The FIREMEN and the DOG

Looking at this week's Sepia Saturday prompt had me scratching my head until I went to an estate sale today. The sale had started yesterday so I didn't have much hope that anything interesting—in my mind—would be there on the second day. I smiled when I found a frame in the garage in a box of junk that contained four interesting photos. This was the one that most caught my eye and I knew immediately I had my contribution for this week.

When I looked at this week's prompt my first thought was a lantern and smoke. Seriously, the dog was the second thing I noticed. I'm easily distracted by my own thoughts. Where there's smoke there's fire. So I give you firemen from long ago with their fire house dog. Think of him as a dalmatian with really big dark spots.

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I have no idea where this shot was taken. There are a lot of towns named Hastings so I'm clueless as to where this might have been taken. 

As to the wild beast in the darkness behind them. Looks like some sort of weird insect monster. Nah, just the fire wagon waiting for the horses to be attached and the race to the next fire.

Now, I want to apologize to my fellow Sepians for something that happened several weeks ago. I visited all the sites for those who had posted for Sepia Saturday 371. I left messages and went on my way. Later that night I discovered only two of my messages actually posted. I've had this happen many times and it's frustrating. Often I have gone back and tried to remember what I'd said so I could comment again. This time I didn't. I have no idea why this happens and I hate that I end up looking like a deadbeat who doesn't participate. I'm sorry. Hopefully this time I'll get through without incident. I'm wondering if anyone else has this happen.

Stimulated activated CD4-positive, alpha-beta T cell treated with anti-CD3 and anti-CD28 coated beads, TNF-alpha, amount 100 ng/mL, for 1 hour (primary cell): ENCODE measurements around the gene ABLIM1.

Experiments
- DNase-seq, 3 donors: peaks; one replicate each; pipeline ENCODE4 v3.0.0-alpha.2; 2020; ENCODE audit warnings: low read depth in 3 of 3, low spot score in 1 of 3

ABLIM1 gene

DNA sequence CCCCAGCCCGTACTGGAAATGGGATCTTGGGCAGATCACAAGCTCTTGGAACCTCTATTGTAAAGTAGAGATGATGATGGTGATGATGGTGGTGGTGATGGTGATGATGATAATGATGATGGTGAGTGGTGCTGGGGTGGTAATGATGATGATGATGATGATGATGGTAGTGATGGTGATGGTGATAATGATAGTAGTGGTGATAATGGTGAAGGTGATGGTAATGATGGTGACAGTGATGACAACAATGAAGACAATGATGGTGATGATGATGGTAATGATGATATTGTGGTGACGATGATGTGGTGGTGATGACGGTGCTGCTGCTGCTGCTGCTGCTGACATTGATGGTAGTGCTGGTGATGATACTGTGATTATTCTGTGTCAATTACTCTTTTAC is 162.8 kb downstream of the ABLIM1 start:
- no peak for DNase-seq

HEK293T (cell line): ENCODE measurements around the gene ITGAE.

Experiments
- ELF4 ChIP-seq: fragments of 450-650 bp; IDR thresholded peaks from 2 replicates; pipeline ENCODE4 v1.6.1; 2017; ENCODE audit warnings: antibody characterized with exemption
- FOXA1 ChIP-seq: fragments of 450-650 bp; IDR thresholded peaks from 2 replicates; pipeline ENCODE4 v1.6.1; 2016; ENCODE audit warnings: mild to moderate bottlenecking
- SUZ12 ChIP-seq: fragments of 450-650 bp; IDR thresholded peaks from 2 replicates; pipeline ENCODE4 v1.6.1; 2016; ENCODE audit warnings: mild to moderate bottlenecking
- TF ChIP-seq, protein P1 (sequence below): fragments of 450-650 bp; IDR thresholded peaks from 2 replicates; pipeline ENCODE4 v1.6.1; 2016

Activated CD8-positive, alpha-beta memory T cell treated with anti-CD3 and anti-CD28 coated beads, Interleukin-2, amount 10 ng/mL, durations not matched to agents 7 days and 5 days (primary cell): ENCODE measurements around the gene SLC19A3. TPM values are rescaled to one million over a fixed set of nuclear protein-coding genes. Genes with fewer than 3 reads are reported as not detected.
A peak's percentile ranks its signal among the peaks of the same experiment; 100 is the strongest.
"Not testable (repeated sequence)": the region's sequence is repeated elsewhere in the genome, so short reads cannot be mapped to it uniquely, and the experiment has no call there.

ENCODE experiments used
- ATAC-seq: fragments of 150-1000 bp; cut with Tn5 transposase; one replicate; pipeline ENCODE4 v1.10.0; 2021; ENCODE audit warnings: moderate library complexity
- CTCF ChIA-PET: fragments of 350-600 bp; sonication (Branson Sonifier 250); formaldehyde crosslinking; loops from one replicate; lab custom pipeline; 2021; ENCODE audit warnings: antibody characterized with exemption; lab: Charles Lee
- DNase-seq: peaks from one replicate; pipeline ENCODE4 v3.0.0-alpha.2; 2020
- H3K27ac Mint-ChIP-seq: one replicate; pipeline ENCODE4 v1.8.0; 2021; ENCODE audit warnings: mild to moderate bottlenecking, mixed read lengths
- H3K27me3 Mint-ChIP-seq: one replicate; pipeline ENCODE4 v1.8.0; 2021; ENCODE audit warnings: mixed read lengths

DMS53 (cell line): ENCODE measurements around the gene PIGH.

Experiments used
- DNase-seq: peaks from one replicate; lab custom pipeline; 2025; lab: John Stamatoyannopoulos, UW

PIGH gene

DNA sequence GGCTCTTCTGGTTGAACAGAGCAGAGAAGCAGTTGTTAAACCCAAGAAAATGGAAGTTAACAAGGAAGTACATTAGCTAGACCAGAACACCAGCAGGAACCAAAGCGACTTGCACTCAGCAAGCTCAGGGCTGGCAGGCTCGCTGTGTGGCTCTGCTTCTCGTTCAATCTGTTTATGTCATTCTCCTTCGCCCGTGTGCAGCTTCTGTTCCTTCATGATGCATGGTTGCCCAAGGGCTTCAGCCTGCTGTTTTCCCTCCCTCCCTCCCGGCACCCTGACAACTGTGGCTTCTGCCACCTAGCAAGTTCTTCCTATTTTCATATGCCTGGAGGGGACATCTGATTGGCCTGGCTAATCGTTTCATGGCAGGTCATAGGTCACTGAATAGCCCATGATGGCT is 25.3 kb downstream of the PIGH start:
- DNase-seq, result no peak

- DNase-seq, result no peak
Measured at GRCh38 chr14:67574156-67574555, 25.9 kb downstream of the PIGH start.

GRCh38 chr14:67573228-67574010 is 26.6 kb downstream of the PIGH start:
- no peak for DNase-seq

Once upon a time there was A BOXER NAMED MARCUS VASQUEZ

This is a repost from several years ago that most won't have seen. In keeping with the man with the box for Sepia Saturday I give you boxer Marcus Vasquez. All I ever found about him is below.

You'd think that starting with "Once upon a time..." I'd have a fairytale to tell. No, just an old picture of a lightweight boxer named Marcus Vasquez wearing an apron. Seriously, I have no idea what is going on or how this photo eventually ended up in my hands.

"To a Swell Kid Marcus Vasquez.
From your manager Ben Marcus"

Marcus Vasquez appears to have fought his first professional bout on Dec. 21, 1948 against Cadilla Clemmons at the Olympic Auditorium in Los Angeles. He won the fight. From then on he fought around Southern California, up to San Jose on March 22, 1949, over to Arizona for several fights, even down to Chihuahua, Mexico on Feb. 8, 1950; he lost that fight to Al Lopez.

According to the online information I've found, Marcus had 17 wins, 19 losses, and 7 draws with a total of 197 rounds fought. The last fight listed was on July 7, 1952 to Maxie Docusen in San Antonio, Texas. Marcus lost and is listed as TKO.